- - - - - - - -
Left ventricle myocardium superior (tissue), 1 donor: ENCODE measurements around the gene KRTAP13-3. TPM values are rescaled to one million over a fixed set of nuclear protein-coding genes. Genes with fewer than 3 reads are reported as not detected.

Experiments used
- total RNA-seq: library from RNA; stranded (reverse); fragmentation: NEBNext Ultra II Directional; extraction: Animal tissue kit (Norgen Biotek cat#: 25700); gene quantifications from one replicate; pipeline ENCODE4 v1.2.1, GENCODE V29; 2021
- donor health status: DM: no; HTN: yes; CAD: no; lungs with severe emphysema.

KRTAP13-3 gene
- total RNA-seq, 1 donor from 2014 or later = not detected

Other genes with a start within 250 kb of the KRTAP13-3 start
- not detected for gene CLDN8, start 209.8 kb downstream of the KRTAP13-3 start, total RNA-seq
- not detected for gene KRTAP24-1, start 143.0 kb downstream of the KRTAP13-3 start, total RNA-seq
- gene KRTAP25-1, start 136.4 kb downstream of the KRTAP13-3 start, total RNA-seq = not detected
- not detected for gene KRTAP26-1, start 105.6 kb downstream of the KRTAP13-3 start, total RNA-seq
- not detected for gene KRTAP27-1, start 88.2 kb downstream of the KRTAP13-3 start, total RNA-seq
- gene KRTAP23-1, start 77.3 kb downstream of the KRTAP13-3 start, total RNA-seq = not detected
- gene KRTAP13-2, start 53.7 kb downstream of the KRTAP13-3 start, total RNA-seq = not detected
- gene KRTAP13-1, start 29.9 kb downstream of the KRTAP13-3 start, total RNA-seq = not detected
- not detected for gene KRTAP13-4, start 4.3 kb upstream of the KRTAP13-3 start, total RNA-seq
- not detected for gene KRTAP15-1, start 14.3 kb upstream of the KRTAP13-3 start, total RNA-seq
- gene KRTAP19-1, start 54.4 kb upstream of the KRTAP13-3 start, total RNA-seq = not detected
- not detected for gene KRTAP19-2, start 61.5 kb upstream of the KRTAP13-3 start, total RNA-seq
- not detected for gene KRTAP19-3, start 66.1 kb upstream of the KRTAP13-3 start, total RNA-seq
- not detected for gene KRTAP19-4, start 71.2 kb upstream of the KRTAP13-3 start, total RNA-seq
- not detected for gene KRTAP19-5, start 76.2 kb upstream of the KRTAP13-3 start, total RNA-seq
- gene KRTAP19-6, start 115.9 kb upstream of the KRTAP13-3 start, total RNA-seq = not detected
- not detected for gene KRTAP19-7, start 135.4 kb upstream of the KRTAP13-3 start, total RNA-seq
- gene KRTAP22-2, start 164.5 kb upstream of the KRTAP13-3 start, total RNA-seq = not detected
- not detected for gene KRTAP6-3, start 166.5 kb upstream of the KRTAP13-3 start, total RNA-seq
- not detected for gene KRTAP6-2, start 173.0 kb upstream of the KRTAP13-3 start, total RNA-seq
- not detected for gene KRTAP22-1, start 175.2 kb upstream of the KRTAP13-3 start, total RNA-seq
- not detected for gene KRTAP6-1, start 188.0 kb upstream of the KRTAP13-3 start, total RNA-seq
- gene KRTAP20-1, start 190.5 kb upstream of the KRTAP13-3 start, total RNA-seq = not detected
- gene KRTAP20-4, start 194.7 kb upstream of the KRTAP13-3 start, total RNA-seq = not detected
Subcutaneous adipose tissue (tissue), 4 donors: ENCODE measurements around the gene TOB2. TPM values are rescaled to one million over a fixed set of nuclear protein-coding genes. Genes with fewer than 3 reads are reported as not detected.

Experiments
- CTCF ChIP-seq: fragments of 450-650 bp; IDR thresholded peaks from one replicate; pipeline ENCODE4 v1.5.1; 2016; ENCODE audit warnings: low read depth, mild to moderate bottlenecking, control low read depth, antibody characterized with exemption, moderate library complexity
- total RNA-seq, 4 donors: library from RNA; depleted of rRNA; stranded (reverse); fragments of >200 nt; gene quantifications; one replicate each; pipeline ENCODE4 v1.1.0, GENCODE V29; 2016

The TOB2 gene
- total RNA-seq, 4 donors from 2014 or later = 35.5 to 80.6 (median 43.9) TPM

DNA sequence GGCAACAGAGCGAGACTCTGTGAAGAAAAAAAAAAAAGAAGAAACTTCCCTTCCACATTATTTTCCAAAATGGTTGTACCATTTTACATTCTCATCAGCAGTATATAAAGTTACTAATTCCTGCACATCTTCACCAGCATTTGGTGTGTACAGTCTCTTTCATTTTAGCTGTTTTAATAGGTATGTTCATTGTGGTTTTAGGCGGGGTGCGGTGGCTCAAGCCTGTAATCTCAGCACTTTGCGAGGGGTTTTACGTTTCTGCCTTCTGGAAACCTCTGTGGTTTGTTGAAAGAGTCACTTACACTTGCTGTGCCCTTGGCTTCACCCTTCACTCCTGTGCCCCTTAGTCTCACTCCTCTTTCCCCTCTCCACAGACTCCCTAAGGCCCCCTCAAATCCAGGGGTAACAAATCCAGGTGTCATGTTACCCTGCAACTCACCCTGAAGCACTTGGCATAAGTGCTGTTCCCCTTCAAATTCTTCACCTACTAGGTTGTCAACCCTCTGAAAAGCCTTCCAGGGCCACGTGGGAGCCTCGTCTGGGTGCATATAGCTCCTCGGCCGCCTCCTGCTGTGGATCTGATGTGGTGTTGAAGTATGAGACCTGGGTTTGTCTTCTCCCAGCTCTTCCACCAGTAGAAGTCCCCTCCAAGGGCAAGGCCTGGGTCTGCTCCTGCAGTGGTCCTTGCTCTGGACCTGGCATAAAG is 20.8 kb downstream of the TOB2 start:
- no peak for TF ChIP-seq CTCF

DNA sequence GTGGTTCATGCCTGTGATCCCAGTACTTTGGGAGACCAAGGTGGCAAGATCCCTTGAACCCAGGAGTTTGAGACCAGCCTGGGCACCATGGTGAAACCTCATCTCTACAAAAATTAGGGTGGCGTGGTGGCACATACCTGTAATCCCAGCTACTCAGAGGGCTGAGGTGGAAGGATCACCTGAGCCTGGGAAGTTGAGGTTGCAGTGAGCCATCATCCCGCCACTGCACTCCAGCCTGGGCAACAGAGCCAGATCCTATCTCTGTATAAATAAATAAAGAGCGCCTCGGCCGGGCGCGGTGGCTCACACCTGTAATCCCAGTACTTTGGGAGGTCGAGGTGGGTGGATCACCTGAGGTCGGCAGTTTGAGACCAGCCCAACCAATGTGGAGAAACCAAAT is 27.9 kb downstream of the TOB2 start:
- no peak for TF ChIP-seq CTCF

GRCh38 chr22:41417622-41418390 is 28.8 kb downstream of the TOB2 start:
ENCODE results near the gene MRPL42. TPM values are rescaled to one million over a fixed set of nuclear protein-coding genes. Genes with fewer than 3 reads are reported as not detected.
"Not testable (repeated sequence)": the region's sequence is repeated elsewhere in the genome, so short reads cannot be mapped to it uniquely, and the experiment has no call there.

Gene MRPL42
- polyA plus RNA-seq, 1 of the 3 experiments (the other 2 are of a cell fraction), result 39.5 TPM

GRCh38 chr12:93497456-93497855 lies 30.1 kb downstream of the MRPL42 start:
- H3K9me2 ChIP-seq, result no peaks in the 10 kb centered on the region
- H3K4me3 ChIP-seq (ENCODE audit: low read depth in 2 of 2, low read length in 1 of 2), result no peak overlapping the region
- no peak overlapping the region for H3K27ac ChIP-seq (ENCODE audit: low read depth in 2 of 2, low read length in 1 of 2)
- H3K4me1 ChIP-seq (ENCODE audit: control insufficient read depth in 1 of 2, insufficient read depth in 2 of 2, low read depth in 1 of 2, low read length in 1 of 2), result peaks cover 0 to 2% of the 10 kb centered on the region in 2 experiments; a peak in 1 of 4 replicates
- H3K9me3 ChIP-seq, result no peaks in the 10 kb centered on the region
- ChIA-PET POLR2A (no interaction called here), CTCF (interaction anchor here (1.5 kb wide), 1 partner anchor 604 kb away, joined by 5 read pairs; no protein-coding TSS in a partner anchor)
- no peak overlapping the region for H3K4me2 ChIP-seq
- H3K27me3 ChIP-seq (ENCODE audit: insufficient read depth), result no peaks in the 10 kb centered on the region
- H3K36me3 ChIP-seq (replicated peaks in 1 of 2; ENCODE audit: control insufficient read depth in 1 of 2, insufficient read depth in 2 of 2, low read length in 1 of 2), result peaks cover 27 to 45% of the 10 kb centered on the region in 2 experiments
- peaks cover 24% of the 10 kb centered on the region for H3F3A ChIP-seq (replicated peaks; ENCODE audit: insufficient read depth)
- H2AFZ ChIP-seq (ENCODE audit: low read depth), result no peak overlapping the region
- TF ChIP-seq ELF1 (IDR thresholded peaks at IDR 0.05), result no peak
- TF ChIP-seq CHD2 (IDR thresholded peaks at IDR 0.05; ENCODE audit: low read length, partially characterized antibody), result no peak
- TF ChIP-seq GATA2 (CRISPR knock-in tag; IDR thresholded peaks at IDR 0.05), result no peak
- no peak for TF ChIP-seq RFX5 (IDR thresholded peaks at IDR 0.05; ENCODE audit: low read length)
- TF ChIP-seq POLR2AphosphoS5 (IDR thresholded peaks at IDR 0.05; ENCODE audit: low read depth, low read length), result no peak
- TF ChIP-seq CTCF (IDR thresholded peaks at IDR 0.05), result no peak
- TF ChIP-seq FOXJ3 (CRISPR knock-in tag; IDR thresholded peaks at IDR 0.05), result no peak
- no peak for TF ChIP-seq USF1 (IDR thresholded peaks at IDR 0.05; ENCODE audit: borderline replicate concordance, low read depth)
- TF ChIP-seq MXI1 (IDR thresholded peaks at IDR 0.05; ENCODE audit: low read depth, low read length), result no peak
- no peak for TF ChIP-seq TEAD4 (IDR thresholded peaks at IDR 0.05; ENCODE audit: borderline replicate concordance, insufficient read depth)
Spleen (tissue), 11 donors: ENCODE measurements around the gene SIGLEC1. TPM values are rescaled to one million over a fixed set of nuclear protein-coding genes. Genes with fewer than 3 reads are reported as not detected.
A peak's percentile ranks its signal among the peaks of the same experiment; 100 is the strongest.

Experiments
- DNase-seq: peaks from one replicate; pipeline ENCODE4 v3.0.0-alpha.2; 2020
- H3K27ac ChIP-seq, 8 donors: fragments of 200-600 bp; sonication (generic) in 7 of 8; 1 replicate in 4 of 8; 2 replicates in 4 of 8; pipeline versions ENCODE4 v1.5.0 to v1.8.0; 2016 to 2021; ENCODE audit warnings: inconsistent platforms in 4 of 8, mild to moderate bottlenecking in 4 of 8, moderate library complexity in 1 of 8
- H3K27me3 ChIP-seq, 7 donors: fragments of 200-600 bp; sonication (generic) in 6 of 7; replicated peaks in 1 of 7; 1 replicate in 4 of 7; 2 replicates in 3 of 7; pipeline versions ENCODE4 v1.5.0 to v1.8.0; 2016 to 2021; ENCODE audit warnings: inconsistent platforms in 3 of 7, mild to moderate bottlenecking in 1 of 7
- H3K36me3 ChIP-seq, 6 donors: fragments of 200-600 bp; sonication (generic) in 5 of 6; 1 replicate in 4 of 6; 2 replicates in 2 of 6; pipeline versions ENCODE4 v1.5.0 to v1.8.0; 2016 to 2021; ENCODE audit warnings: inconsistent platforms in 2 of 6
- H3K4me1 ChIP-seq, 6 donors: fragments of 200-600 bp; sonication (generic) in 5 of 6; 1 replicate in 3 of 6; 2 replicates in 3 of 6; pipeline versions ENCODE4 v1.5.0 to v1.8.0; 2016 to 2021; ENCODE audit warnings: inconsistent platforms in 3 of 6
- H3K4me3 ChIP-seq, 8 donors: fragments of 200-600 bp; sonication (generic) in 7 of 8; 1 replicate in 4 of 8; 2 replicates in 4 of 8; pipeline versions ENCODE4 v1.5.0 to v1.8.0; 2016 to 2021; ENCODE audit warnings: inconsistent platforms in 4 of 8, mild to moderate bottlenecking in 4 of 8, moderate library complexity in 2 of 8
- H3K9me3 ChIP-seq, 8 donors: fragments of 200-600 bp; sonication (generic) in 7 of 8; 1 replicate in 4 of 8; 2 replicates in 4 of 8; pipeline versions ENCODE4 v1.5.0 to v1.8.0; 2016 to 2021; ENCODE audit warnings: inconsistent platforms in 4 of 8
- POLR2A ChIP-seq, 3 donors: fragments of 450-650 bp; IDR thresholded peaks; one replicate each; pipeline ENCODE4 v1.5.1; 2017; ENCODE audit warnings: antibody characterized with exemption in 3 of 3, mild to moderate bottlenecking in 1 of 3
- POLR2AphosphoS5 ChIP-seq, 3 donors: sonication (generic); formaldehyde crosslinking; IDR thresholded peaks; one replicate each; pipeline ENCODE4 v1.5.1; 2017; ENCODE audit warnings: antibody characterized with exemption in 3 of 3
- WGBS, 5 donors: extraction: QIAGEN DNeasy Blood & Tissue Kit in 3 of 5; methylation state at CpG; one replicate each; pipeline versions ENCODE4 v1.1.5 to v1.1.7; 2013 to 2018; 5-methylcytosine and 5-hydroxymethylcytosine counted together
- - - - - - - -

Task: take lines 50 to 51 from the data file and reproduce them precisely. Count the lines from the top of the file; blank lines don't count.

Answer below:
- no peak overlapping the region for H3K27ac ChIP-seq (ENCODE audit: low read depth in 2 of 2, low read length in 1 of 2)
- H3K4me1 ChIP-seq (ENCODE audit: control insufficient read depth in 1 of 2, insufficient read depth in 2 of 2, low read depth in 1 of 2, low read length in 1 of 2), result peaks cover 0 to 2% of the 10 kb centered on the region in 2 experiments; a peak in 1 of 4 replicates